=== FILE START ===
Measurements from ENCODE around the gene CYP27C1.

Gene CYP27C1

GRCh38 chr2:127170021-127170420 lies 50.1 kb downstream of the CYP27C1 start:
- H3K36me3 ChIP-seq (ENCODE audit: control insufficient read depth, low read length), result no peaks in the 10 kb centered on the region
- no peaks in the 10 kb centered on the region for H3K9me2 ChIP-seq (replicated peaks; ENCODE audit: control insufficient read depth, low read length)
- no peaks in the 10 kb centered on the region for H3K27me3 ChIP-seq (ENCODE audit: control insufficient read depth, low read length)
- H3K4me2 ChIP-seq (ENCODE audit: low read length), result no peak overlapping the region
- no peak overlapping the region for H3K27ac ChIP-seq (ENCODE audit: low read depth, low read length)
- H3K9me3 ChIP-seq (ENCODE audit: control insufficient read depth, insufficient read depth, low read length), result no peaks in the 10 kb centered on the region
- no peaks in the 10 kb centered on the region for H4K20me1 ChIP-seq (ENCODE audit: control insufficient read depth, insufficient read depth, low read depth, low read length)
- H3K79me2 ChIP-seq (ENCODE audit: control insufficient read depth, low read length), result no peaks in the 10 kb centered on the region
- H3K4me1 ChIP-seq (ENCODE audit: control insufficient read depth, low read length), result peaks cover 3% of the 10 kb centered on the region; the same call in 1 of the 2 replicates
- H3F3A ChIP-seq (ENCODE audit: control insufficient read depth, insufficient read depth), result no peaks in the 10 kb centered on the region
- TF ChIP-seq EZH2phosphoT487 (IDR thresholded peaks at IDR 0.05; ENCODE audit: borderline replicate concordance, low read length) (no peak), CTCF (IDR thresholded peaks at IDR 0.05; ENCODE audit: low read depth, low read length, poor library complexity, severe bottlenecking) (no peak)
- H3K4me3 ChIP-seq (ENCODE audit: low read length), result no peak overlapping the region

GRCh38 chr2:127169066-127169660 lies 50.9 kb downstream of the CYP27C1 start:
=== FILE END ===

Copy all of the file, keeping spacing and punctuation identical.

Measurements from ENCODE around the gene CYP27C1.

Gene CYP27C1

GRCh38 chr2:127170021-127170420 lies 50.1 kb downstream of the CYP27C1 start:
- H3K36me3 ChIP-seq (ENCODE audit: control insufficient read depth, low read length), result no peaks in the 10 kb centered on the region
- no peaks in the 10 kb centered on the region for H3K9me2 ChIP-seq (replicated peaks; ENCODE audit: control insufficient read depth, low read length)
- no peaks in the 10 kb centered on the region for H3K27me3 ChIP-seq (ENCODE audit: control insufficient read depth, low read length)
- H3K4me2 ChIP-seq (ENCODE audit: low read length), result no peak overlapping the region
- no peak overlapping the region for H3K27ac ChIP-seq (ENCODE audit: low read depth, low read length)
- H3K9me3 ChIP-seq (ENCODE audit: control insufficient read depth, insufficient read depth, low read length), result no peaks in the 10 kb centered on the region
- no peaks in the 10 kb centered on the region for H4K20me1 ChIP-seq (ENCODE audit: control insufficient read depth, insufficient read depth, low read depth, low read length)
- H3K79me2 ChIP-seq (ENCODE audit: control insufficient read depth, low read length), result no peaks in the 10 kb centered on the region
- H3K4me1 ChIP-seq (ENCODE audit: control insufficient read depth, low read length), result peaks cover 3% of the 10 kb centered on the region; the same call in 1 of the 2 replicates
- H3F3A ChIP-seq (ENCODE audit: control insufficient read depth, insufficient read depth), result no peaks in the 10 kb centered on the region
- TF ChIP-seq EZH2phosphoT487 (IDR thresholded peaks at IDR 0.05; ENCODE audit: borderline replicate concordance, low read length) (no peak), CTCF (IDR thresholded peaks at IDR 0.05; ENCODE audit: low read depth, low read length, poor library complexity, severe bottlenecking) (no peak)
- H3K4me3 ChIP-seq (ENCODE audit: low read length), result no peak overlapping the region

GRCh38 chr2:127169066-127169660 lies 50.9 kb downstream of the CYP27C1 start: